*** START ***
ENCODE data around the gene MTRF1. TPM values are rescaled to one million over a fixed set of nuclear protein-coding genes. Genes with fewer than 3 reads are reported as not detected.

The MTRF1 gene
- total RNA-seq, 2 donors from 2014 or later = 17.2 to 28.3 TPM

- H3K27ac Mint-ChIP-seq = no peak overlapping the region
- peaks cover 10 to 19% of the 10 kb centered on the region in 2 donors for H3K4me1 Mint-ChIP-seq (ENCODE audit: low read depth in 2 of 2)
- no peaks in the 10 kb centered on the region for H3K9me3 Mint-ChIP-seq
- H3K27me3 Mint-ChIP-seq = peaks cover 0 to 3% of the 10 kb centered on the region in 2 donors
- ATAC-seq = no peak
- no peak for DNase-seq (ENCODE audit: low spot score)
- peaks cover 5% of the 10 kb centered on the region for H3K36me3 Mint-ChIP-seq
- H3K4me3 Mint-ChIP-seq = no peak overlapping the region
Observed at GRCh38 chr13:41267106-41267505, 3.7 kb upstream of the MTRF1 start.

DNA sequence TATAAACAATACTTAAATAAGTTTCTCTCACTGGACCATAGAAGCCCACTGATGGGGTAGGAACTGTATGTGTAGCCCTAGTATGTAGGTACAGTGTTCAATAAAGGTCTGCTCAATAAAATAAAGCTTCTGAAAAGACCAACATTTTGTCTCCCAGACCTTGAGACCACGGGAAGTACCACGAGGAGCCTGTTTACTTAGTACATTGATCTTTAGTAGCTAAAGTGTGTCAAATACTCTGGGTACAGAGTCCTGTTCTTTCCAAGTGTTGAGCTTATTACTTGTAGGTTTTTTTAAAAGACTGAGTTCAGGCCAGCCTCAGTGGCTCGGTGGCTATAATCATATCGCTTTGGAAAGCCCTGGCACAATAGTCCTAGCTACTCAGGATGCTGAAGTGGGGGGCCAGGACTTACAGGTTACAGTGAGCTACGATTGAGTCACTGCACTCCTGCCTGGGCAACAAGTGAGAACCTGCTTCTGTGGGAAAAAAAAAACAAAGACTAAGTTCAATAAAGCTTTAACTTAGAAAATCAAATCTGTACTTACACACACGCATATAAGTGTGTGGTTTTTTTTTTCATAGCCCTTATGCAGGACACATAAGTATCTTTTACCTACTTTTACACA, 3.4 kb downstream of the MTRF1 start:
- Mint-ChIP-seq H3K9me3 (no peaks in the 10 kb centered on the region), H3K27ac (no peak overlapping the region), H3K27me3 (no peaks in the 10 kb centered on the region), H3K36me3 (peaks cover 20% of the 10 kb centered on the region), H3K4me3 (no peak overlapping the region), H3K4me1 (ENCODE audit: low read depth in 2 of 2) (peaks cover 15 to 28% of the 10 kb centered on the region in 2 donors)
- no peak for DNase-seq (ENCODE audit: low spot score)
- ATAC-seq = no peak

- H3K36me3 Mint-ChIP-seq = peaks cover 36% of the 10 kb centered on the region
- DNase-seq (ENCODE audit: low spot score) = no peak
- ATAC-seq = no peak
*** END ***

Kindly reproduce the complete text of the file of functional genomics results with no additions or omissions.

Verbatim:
ENCODE data around the gene MTRF1. TPM values are rescaled to one million over a fixed set of nuclear protein-coding genes. Genes with fewer than 3 reads are reported as not detected.

The MTRF1 gene
- total RNA-seq, 2 donors from 2014 or later = 17.2 to 28.3 TPM

- H3K27ac Mint-ChIP-seq = no peak overlapping the region
- peaks cover 10 to 19% of the 10 kb centered on the region in 2 donors for H3K4me1 Mint-ChIP-seq (ENCODE audit: low read depth in 2 of 2)
- no peaks in the 10 kb centered on the region for H3K9me3 Mint-ChIP-seq
- H3K27me3 Mint-ChIP-seq = peaks cover 0 to 3% of the 10 kb centered on the region in 2 donors
- ATAC-seq = no peak
- no peak for DNase-seq (ENCODE audit: low spot score)
- peaks cover 5% of the 10 kb centered on the region for H3K36me3 Mint-ChIP-seq
- H3K4me3 Mint-ChIP-seq = no peak overlapping the region
Observed at GRCh38 chr13:41267106-41267505, 3.7 kb upstream of the MTRF1 start.

DNA sequence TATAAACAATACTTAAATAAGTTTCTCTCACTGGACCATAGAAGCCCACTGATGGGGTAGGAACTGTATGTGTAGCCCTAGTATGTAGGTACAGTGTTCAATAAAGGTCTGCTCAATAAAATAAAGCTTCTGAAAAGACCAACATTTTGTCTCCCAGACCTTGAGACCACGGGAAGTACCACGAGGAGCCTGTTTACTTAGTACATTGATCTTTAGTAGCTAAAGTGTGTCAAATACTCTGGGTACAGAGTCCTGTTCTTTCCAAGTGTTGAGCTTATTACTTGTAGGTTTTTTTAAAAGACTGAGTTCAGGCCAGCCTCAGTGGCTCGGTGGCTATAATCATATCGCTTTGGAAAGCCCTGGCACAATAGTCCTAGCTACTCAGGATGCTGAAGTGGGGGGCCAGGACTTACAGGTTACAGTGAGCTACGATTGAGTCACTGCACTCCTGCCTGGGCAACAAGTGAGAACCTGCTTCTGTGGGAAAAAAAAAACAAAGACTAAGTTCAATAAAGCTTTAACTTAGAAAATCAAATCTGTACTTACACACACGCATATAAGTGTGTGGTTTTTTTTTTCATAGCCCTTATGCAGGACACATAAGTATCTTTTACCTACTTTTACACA, 3.4 kb downstream of the MTRF1 start:
- Mint-ChIP-seq H3K9me3 (no peaks in the 10 kb centered on the region), H3K27ac (no peak overlapping the region), H3K27me3 (no peaks in the 10 kb centered on the region), H3K36me3 (peaks cover 20% of the 10 kb centered on the region), H3K4me3 (no peak overlapping the region), H3K4me1 (ENCODE audit: low read depth in 2 of 2) (peaks cover 15 to 28% of the 10 kb centered on the region in 2 donors)
- no peak for DNase-seq (ENCODE audit: low spot score)
- ATAC-seq = no peak

- H3K36me3 Mint-ChIP-seq = peaks cover 36% of the 10 kb centered on the region
- DNase-seq (ENCODE audit: low spot score) = no peak
- ATAC-seq = no peak